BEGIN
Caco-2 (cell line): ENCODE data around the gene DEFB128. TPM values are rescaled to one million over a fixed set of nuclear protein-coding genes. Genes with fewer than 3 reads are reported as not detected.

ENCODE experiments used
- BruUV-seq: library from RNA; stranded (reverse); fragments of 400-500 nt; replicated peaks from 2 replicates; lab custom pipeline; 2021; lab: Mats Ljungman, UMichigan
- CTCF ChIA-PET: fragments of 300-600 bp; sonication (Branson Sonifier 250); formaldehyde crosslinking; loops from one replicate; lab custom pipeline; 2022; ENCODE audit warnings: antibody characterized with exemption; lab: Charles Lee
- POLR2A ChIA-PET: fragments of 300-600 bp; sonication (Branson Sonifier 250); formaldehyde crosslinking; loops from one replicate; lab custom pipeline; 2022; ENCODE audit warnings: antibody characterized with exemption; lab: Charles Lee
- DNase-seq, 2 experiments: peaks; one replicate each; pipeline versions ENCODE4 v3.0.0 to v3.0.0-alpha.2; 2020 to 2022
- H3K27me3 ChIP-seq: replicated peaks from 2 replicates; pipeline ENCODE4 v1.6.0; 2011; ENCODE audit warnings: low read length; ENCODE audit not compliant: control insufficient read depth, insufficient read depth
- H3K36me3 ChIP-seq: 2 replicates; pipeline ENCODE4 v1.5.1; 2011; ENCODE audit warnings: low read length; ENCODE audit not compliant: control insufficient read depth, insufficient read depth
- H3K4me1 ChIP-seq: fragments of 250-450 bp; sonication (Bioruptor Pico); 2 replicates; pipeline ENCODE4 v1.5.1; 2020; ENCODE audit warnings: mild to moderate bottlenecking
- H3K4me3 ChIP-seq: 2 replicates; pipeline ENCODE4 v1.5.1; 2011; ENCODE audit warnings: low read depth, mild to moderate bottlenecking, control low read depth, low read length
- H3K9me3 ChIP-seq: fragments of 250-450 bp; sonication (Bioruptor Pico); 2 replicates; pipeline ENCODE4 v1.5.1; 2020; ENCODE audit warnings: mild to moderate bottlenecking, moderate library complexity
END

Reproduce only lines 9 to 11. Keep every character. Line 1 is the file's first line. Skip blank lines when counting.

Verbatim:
- H3K4me1 ChIP-seq: fragments of 250-450 bp; sonication (Bioruptor Pico); 2 replicates; pipeline ENCODE4 v1.5.1; 2020; ENCODE audit warnings: mild to moderate bottlenecking
- H3K4me3 ChIP-seq: 2 replicates; pipeline ENCODE4 v1.5.1; 2011; ENCODE audit warnings: low read depth, mild to moderate bottlenecking, control low read depth, low read length
- H3K9me3 ChIP-seq: fragments of 250-450 bp; sonication (Bioruptor Pico); 2 replicates; pipeline ENCODE4 v1.5.1; 2020; ENCODE audit warnings: mild to moderate bottlenecking, moderate library complexity